The far-visible and near-infrared (IR) spectral regions (600-1000 nm) are areas of low interference, where only several classes of molecules exhibit significant absorption and fluorescence. The use of near-IR labels in sensor design is becoming increasingly important due to the advent of semiconductor-based light sources and detectors and the reduced interference in the near-IR wavelength range. Heptamethine cyanine dyes have been shown effective in labeling nucleic acid materials. For biomolecule labeling and for analytes containing primary amino functional groups, isothiocynate derivatives of those cyanine dyes are the most suitable labels because they form stable thioureas. Needs exist for sensors for use in biochemical applications that use near-IR fluorophores.
Needs exist for low-cost sensors exhibiting rapid response at very low concentrations of chemical warfare agent and simulant materials. Needs also exist for laser-based sensors that can be used commercially in biomedical, industrial and environmental applications requiring on-site, rapid and sensitive chemical and biological analysis. In the field of biomedical testing, there is great need for point-of-care monitoring of physiological conditions and disease producing microorganisms. In the food industry, there is a need for sensors for product quality control and distributed process control applications. Needs for rapid, sensitive, small, portable and inexpensive sensors are also needed in the chemical and pharmaceutical processing industries, and in the area of pollution monitoring. Needs exist for sensors that can meet the sensitivity and time response requirements dictated by each industry and that are of a reasonable size and cost.
A highly-sensitive, rapid response fluorescent probe is based on the affinity of a polymer matrix for an analyte of interest.
The polymer/fluorophore probes of the present invention have the sensitivity and rapid response needed for detection of chemical agent and biological materials. Sensors using the probes provide sensitivity to Sarin at several hundred parts per trillion without the need for preconcentration steps. The lack of necessity for preconcentration allows vapors to be detected in one second or less. That is a notable advance over state-of-the-art detectors that require preconcentration steps, which in turn restrict response times to one minute or more.
Fluorescent dyes showing little or no sensitivity to an analyte of interest provide significant sensitivity to that same analyte of interest as long as a polymer having affinity for the analyte is employed as the matrix. A wide-range of near-infrared excitable fluorophores are used as sensitive probes for analytes not detectable when the fluorophores are outside the polymer matrix. The present sensors provide early warning of the presence of toxic chemicals, provide for on-line analysis of trace materials in chemical and biological processing operations and biomedical processing operations, and provide for effective biomedical and environmental monitoring.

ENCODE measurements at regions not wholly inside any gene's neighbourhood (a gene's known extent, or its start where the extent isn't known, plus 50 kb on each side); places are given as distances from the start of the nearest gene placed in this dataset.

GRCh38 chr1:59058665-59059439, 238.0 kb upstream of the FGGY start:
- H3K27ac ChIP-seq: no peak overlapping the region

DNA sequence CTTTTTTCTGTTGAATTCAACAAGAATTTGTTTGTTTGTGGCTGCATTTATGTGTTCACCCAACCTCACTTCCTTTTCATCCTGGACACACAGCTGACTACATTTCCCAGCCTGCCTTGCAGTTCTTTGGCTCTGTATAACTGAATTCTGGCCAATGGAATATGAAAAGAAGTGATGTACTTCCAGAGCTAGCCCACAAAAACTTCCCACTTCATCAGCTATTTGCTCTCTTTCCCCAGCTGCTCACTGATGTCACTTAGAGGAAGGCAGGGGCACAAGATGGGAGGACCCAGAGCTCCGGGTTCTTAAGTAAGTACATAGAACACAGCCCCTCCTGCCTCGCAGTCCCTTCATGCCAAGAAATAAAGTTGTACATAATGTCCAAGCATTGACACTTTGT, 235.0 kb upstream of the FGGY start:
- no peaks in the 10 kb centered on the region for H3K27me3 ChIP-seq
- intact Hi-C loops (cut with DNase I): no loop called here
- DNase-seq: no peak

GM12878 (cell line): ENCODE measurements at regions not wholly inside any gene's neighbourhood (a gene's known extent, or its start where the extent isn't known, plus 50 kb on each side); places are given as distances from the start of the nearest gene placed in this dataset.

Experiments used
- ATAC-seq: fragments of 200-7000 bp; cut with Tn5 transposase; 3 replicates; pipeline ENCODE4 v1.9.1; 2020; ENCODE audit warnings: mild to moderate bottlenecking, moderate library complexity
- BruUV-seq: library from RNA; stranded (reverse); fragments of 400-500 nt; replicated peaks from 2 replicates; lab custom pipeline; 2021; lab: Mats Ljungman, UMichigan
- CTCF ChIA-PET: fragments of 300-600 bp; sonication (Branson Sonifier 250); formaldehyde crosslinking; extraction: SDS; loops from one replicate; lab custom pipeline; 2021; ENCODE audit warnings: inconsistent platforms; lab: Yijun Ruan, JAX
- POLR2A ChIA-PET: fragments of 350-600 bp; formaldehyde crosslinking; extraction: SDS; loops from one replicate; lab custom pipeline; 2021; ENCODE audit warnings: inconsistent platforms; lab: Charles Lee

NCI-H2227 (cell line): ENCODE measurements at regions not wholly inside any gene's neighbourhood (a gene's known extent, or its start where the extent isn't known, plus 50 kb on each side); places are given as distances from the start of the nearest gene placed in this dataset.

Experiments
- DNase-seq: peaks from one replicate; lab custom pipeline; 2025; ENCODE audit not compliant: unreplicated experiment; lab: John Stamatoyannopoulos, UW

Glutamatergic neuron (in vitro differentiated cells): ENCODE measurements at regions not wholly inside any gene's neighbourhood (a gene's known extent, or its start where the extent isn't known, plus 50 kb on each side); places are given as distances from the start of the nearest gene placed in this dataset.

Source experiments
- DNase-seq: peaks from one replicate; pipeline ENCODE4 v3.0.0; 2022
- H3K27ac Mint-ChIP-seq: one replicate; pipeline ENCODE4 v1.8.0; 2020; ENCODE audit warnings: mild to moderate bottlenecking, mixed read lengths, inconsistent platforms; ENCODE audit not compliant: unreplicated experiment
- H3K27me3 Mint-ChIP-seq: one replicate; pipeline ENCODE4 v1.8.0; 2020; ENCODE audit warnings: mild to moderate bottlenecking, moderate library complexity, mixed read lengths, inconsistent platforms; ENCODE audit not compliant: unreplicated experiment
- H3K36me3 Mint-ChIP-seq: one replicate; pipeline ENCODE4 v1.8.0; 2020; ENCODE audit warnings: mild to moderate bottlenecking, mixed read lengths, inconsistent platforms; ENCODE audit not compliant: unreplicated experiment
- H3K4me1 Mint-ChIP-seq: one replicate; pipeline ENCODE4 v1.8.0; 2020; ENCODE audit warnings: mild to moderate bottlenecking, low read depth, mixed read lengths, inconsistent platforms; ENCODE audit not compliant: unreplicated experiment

Organic thin films having affinity for particular analytes and the immobilization of fluorescent dyes in those films to produce a sensitive apparatus and method for detecting chemical and biological materials. Perfluorinated, ionophoric polymeric materials produce self-assembled structures which, in the presence of semiconductor diode laser-excitable dyes, respond to targeted chemical or biological agents. The combination of thin polymer films with near-IR excitable dyes has advantages that include:
the diffusion and reaction zones of a sensor based on a fluorophore immobilized in a polymer matrix has reduced dimensions, thereby resulting in rapid sensor response;
organized thin polymer films are compatible with silicon, gallium arsenide, indium phosphide and silicon carbide semiconductor materials, thereby allowing optical integration into a small, rugged sensor package;
near-IR fluorophores are excited in a wavelength region where there are fewer interferences than observed with excitation in ultraviolet or visible regions of the spectrum and the compatibility of near-IR fluorophores with semiconductor diode laser excitation further contributes to improved signal-to-noise ratio with minimal package size;
since semiconductor diode lasers are inexpensive, rugged and suitable for field use, sensors developed based on fluorophores excitable by semiconductor diode lasers can be manufactured inexpensively and packaged for portability or for use in an array of point detectors.
In the present invention, thin films, such as poly(ethylene-maleic anhydride) (PEM), poly(vinyl pyridine) (PVP) and NafionŽ films, are deposited on glass substrates and on polymer optical waveguides. The films are deposited with fluorescent materials sensitive to chemical agents and simulants. Preferably, the fluorescent material is selected from a wide range of near-IR fluorophores. The fluorophores in the thin polymer film are responsive to dimethyl methylphosphonate or nerve agent. Numerous polymer/fluorophore combinations are possible, each being capable of ameliorating present limitations in response times at low agent concentrations.
Several polymers are possible for use as the immobilization matrix for fluorescent dyes. When near-IR fluorescent dyes are incorporated in the matrix, sufficiently rapid response to nerve agent stimulants is provided to allow for real time detection of those materials. In one embodiment, NafionŽ thin films with hexamethylindodicarbocyanine membrane potential-sensitive dyes are used in conjunction with semiconductor diode lasers to detect Sarin at concentrations as low as 500 parts per trillion (ppt). The sensor response time is approximately one second. The sensor is reversible to Sarin, in that removal of the chemical agent results in return of the original fluorescence level in about one second. The rapid response to Sarin represents an advance in the state-of-the-art of detection.